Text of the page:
The American poet William Carlos Williams was convinced about how much depended upon ‘a red wheel barrow’ and what made the Rutherford doctor so convinced was that something depended upon that picture which the words conjured into being:
so much depends
a red wheel
The picture becomes more exact with the following lines of description
glazed with rain
beside the white
Here was a firm belief that American culture was based upon a realization of the qualities of a place in relation to the life which occupies it. Williams’s poem was written only a year after the publication of T.S. Eliot’s The Waste Land where the American hope for cultural distinction seemed to be based upon an inheritance of a European and classical tradition of placing oneself in a very different context from the one asserted by the doctor from Rutherford. In defiance of Eliot’s world, Williams insisted upon starting with local materials and ‘lifting these things into an ordered and utilized whole (The American Background, 1934). However, if so much is to depend upon this localisation of background then it must be because firm observation of the local leads to a greater insight into thoughts and emotions which transcend what could otherwise be regarded as simply parochial.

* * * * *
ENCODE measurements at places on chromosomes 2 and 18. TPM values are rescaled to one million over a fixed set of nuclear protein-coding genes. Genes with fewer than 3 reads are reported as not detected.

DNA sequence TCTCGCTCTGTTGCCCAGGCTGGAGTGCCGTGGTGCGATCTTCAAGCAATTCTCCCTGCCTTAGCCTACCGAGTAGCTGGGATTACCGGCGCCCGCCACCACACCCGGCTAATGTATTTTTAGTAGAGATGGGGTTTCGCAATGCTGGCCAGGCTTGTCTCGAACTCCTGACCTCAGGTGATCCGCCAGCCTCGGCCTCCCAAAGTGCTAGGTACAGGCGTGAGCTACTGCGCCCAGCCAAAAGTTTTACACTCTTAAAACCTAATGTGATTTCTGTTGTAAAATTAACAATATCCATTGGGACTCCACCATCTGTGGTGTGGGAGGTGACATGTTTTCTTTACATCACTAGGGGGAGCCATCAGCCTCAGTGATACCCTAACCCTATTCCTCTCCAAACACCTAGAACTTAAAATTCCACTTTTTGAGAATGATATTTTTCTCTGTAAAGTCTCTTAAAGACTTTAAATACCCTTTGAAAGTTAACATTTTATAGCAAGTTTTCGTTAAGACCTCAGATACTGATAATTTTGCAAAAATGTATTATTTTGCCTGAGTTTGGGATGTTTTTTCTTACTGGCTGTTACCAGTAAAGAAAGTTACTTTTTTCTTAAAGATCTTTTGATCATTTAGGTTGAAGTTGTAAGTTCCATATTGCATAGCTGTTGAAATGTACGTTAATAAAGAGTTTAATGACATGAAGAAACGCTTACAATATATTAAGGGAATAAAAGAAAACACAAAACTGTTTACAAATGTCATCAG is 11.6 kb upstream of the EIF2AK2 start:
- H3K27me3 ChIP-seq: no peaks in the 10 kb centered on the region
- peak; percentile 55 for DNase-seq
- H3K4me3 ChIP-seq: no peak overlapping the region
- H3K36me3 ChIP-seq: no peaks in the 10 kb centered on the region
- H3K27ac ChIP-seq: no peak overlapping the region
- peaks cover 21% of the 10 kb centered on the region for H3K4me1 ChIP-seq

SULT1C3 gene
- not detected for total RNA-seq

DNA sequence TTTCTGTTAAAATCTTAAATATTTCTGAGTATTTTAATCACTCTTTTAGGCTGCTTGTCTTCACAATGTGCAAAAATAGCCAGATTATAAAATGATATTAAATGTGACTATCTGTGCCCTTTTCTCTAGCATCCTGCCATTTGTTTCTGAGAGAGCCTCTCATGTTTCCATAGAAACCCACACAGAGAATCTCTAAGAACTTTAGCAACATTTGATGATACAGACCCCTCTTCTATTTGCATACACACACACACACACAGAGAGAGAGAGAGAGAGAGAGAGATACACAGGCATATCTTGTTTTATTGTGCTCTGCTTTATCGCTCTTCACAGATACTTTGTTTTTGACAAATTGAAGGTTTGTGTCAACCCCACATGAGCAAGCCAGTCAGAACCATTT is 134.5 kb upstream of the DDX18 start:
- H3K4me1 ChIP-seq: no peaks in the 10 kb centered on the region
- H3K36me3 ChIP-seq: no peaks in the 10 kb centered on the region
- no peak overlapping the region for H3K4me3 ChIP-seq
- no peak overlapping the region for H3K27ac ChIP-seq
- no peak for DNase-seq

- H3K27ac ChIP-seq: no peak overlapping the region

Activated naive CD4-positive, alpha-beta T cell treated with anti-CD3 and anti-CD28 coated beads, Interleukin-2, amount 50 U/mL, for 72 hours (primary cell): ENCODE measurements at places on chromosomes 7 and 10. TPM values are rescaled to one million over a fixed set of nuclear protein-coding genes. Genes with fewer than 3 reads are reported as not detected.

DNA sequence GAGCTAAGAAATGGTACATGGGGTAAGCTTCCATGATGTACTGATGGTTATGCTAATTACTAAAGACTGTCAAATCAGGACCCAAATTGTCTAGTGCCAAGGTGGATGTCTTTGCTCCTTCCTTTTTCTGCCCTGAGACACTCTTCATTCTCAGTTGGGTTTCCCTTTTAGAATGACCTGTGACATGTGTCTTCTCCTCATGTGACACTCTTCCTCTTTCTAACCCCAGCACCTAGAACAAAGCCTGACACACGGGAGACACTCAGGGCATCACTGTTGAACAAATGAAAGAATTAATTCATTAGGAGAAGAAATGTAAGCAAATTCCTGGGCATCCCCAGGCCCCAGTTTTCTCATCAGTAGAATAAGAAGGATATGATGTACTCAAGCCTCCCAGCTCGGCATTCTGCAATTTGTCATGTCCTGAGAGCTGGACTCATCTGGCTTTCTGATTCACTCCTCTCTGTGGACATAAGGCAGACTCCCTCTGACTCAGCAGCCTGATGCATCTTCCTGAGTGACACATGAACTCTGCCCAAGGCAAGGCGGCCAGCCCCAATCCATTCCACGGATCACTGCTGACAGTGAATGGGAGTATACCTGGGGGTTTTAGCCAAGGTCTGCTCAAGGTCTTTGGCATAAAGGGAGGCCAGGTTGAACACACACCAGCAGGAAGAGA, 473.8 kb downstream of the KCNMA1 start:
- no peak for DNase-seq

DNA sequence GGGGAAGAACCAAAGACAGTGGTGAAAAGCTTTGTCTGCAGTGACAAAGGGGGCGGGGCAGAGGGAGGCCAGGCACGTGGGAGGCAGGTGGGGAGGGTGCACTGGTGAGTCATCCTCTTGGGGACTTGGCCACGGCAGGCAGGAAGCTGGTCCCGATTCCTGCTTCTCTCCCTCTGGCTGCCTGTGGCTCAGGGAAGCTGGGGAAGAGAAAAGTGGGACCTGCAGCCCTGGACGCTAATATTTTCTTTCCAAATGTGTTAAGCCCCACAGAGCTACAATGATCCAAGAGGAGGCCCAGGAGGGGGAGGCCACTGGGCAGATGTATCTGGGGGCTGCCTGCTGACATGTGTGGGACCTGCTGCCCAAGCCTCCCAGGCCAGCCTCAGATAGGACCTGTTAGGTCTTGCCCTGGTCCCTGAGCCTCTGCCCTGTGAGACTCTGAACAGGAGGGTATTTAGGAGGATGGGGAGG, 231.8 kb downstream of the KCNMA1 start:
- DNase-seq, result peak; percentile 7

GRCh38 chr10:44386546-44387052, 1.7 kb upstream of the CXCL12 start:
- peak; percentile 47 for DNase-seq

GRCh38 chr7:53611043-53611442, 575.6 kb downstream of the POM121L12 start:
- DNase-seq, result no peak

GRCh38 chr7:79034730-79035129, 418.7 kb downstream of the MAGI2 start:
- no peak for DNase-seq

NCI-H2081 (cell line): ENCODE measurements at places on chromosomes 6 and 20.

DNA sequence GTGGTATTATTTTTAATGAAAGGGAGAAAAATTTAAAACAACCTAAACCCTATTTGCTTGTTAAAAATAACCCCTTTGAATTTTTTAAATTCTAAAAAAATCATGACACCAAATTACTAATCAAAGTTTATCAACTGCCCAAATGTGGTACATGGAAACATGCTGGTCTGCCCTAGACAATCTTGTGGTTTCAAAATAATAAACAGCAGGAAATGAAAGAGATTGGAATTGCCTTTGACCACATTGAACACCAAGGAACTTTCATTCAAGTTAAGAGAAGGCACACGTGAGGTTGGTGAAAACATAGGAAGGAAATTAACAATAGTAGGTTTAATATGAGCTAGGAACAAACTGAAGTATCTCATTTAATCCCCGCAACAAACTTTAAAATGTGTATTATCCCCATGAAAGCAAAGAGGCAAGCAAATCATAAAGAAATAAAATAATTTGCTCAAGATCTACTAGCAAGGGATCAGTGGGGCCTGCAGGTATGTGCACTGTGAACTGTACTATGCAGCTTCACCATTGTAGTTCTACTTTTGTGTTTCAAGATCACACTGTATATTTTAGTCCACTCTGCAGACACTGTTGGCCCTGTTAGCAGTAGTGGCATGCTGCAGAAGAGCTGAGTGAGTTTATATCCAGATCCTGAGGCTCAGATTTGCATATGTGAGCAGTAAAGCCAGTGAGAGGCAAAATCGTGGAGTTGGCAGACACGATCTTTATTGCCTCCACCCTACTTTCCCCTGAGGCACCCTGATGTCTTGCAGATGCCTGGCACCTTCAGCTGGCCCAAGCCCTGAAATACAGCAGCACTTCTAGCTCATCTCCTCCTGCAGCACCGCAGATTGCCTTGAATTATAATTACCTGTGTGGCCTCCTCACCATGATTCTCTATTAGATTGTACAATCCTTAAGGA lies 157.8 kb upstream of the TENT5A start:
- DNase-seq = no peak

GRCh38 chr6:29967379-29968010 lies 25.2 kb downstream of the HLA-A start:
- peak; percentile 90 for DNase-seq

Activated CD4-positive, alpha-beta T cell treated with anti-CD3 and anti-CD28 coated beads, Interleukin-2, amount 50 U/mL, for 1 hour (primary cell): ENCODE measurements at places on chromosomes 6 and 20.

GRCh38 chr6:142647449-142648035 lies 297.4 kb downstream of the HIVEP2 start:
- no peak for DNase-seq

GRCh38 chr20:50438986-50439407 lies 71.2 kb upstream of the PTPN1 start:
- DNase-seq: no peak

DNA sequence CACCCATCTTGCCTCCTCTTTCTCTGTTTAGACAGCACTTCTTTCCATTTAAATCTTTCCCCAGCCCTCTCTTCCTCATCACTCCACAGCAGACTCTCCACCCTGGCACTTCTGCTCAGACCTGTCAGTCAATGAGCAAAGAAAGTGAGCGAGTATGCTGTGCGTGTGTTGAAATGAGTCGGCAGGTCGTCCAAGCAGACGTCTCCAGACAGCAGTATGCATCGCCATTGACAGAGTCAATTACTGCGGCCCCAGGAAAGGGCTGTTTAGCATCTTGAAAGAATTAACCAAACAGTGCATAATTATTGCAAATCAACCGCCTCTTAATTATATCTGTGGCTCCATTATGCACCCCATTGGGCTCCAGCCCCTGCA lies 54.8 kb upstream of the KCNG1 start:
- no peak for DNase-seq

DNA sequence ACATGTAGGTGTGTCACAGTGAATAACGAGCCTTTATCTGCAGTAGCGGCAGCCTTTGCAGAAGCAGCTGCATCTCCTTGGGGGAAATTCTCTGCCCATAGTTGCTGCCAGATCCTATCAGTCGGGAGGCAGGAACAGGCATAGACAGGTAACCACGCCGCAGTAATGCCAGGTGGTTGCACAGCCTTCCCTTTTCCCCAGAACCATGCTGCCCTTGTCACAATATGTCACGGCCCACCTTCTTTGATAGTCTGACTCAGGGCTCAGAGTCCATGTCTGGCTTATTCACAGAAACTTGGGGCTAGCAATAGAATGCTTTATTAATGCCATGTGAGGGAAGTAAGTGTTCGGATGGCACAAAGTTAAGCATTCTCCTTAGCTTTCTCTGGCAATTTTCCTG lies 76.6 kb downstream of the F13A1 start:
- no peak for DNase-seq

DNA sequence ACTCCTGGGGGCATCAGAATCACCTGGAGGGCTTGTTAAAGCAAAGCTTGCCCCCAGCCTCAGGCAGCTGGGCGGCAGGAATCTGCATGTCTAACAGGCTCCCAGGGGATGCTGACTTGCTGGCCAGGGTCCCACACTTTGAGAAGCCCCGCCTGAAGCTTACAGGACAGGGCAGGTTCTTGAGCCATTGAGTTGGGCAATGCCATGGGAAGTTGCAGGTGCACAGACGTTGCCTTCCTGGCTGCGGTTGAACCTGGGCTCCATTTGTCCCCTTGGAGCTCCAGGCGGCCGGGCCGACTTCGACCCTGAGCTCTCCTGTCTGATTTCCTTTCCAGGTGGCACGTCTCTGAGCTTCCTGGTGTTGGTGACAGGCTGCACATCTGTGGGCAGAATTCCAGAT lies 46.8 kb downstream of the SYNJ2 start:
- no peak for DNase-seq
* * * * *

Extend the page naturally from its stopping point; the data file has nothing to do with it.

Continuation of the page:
I suppose that Haiku were originally written in the days before the camera. If a traveller through the world wished to register a moment of the here-and-now which could be placed in contrast to an echo of both the past and the hoped-for future then a short piece of poetry might be the best way of providing that record. Some of these short poems by Tony Lewis-Jones place that recorded moment against a clear white background:
Winter’s last throw
of the dice.
The juxtaposition of dark dots on a die contrasts with the surrounding whiteness of the cube itself. Small moments are the remnants of a gone season, a last throw cast by a loser whose frosty belligerence will not prevent what will, inevitably, overcome: Spring wins!
We measure out our life, perhaps, not with coffee spoons but with the unbidden recollection prompted by a cup of ‘café au lait’: ‘up early / café au lait- / thinking of you / our nights / in Paris’
Wallace Stevens referred to that red wheelbarrow as a ‘mobile-like arrangement’ and Hugh Kenner suggested that the words used by Williams ‘dangle in equidependency, attracting the attention, isolating it, so that the sentence in which they are arrayed comes to seem like a suspension system.’
Have a look at these new Haiku by Tony Lewis-Jones who runs the Bristol-based on-line site Various Artists and the book is available via Amazon.
Ian Brinton 10th March 2015